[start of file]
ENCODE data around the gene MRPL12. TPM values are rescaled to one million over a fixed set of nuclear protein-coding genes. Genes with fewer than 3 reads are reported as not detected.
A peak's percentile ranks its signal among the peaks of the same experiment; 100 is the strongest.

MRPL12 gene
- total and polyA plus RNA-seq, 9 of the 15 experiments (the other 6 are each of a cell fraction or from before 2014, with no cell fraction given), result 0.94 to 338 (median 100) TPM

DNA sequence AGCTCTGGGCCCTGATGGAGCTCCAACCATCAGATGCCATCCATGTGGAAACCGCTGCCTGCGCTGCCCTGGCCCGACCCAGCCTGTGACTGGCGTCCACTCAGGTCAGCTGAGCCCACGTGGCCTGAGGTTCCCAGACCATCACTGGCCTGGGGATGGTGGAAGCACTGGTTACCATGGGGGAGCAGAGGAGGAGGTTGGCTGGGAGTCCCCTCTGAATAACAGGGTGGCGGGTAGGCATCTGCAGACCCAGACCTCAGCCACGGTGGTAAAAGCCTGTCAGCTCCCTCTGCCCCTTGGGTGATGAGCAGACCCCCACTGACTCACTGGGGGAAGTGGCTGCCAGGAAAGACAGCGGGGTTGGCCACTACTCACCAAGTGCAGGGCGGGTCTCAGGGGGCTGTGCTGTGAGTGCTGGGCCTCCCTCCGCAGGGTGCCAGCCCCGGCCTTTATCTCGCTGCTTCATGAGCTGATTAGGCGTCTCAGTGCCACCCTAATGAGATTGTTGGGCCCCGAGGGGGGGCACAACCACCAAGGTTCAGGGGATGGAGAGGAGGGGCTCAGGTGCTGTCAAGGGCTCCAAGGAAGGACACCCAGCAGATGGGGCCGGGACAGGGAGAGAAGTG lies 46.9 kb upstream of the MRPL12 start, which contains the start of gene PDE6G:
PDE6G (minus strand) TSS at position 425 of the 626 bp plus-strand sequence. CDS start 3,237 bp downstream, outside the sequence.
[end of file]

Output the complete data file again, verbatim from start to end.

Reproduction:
ENCODE data around the gene MRPL12. TPM values are rescaled to one million over a fixed set of nuclear protein-coding genes. Genes with fewer than 3 reads are reported as not detected.
A peak's percentile ranks its signal among the peaks of the same experiment; 100 is the strongest.

MRPL12 gene
- total and polyA plus RNA-seq, 9 of the 15 experiments (the other 6 are each of a cell fraction or from before 2014, with no cell fraction given), result 0.94 to 338 (median 100) TPM

DNA sequence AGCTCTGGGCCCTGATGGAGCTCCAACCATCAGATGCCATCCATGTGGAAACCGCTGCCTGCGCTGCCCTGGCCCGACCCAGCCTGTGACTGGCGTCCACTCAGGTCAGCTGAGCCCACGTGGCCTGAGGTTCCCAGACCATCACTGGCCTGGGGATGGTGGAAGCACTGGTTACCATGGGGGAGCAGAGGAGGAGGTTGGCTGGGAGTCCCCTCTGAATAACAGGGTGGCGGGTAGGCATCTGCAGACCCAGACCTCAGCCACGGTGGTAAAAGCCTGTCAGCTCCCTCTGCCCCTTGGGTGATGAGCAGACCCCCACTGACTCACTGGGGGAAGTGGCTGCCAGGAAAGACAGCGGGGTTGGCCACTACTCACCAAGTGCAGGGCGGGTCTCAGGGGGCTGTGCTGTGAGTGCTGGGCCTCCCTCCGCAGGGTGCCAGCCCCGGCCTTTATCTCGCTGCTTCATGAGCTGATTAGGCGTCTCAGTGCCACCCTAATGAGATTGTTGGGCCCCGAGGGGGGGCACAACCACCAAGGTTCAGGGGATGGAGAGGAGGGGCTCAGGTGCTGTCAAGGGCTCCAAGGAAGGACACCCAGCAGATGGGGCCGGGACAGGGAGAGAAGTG lies 46.9 kb upstream of the MRPL12 start, which contains the start of gene PDE6G:
PDE6G (minus strand) TSS at position 425 of the 626 bp plus-strand sequence. CDS start 3,237 bp downstream, outside the sequence.